The federal government will pay for half of those extended benefits — as long as the state's unemployment rate exceeds 6.5%. The August unemployment rate was 7.2%, down from 7.6% in July.

Unemployment eligibility notices were sent to 11,000 state residents, but many already may have exhausted their benefits during the pandemic.

Full enrollment for a 13-week period would cost the state unemployment insurance trust $23.5 million a month. Ordinarily payroll taxes underwrite the trust.

New Mexico Gov. Michelle Lujan Grisham has lifted the state's once-aggressive pandemic-related restrictions on public gatherings and business operations, though masks are still required in public, indoor settings.

About 4,700 have died from COVID-19 across the state of 2.1 million residents. Nearly 250,000 cases have been diagnosed.

At the same time, spending has been painstakingly slow when it comes to $200 million set aside from the state general fund for grants to small- and medium-sized businesses that can offset rent, lease or mortgage payments as they rehire staff.

New Mexico Finance Authority CEO Marquita Russel told legislators that about 17% of applications are declined because businesses are rehiring contract workers and not staff.

"We have only funded about $10 million outright," Russel said of applications to the grant program. "We have additional ones that we are currently working through."

New Push On To Expand Nuclear Radiation Compensation In US - By Susan Montoya Bryan, Associated Press

A bipartisan group of lawmakers is renewing a push to expand a U.S. compensation program for people who were exposed to radiation following uranium mining and nuclear testing carried out during the Cold War.

Advocates have been trying for years to bring awareness to the lingering effects of nuclear fallout surrounding the Trinity Site in southern New Mexico, where the U.S. military detonated the first atomic bomb, and on the Navajo Nation, where more than 30 million tons of uranium ore were extracted over decades to support U.S. nuclear activities.

Under legislation introduced Wednesday by U.S. Sens. Ben Ray Luján, a Democrat from New Mexico, and Mike Crapo, a Republican from Idaho, other sites across the American West would be added to the list of places affected by fallout and radiation exposure. Eligibility also would be expanded to include certain workers in the industry after 1971, such as miners.

The legislation also would increase the amount of compensation someone can receive to $150,000 and provide coverage for additional forms of cancer.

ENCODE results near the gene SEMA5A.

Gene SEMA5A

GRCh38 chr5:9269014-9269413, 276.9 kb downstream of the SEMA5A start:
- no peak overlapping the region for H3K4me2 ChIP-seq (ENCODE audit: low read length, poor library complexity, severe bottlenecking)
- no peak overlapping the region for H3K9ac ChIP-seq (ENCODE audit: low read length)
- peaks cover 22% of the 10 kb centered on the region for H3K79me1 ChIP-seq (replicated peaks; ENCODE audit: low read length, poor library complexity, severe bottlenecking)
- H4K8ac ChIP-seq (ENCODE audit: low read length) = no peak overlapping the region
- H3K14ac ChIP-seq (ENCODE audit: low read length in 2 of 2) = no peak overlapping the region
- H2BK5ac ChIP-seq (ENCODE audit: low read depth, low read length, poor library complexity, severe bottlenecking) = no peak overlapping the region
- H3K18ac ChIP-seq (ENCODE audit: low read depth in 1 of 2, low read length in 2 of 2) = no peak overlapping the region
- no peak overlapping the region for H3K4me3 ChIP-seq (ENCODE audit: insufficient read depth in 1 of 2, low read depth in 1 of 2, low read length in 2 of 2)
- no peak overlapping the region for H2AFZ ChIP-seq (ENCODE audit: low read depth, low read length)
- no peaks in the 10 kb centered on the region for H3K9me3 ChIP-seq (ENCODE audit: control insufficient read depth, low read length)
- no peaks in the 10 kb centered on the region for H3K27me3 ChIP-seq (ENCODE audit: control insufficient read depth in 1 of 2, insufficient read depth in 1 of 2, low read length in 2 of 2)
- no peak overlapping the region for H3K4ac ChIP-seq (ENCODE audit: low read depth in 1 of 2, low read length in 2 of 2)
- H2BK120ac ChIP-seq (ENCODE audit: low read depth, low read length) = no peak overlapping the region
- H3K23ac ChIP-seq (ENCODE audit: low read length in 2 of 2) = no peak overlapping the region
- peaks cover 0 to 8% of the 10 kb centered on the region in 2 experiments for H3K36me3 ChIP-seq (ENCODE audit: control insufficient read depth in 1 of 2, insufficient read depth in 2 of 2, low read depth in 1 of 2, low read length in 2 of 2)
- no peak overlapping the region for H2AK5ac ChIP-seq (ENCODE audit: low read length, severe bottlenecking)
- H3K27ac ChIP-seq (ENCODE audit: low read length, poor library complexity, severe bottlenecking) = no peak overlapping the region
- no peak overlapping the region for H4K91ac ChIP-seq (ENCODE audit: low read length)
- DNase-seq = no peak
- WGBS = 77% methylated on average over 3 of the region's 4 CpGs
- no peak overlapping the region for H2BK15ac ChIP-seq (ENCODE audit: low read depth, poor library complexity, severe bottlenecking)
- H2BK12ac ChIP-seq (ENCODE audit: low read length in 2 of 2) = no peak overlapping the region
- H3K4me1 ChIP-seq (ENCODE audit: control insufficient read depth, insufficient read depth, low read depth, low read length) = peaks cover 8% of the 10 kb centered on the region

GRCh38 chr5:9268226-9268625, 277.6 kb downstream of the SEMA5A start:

A multibillion-dollar defense spending package approved last year included an apology to New Mexico, Nevada, Utah and other states affected by radiation from nuclear testing, but no action was taken on legislation that sought to change and broaden the compensation program.

Advocates, including those who testified before Congress earlier this year, say it's time to do so, especially because the existing provisions are set to expire next July. The legislation would extend the Radiation Exposure Compensation Act, or RECA, another 19 years.

Tina Cordova, a cancer survivor and co-founder of the Tularosa Basin Downwinders Consortium, said she has been working on the legislation for months with other residents of places affected by radiation, from Indigenous communities in New Mexico to Gaum.

"We put forth language to make certain the bill went far enough to help as many people as possible," she said. "This is a make-or-break time for all the downwinders and post-71 uranium workers that have been left out of the original RECA bill."

While efforts to expand the program have been years in the making, advocates say there is broader interest now because more people would stand to lose access to compensation funds if the law expires. They also acknowledge that some members of Congress might argue that there's not enough money to bankroll the proposal.

"We won't settle for that answer any longer. Imagine the insult added to our injury of such a statement," Cordova said. "There is always money when there's political will. This is a social, environmental and restorative justice issue that we, as a nation, can no longer look away from."

On the Navajo Nation, uranium mining has left a legacy of death, disease and environmental contamination. That includes the largest spill of radioactive material in the United States, when 94 million gallons of radioactive tailings and wastewater spewed onto tribal lands in the Church Rock area in western New Mexico in 1979. It happened just three months after the partial meltdown of a nuclear reactor at Three Mile Island in Pennsylvania, which got far more attention at the time.

With hundreds of abandoned uranium mines and radioactive waste still to be cleaned up, Navajo Nation President Jonathan Nez said residents of the nation's largest Indigenous reservation have been exposed to dangerous levels of radiation for years and have endured a wide range of illnesses as a result, with some dying prematurely.

Nez called an expansion of the program and extension of the trust fund a matter of justice.

"We look forward to advocating for the advancement of this legislation and to encourage consideration of additional provisions that would advance the objectives of justice and fairness represented by this bill," he said.

Democratic U.S. Rep. Teresa Leger Fernández of New Mexico is helping lead the push in the House. House Republicans who are co-sponsoring include Reps. Yvette Herrell of New Mexico and Burgess Owens of Utah.

For Sen. Luján, the fight for compensation started in 2010 when he was a congressman.

"While there can never be a price placed on one's health or the life of a loved one, Congress has an opportunity to do right by all of those who sacrificed in service of our national security by strengthening RECA," he said in a statement.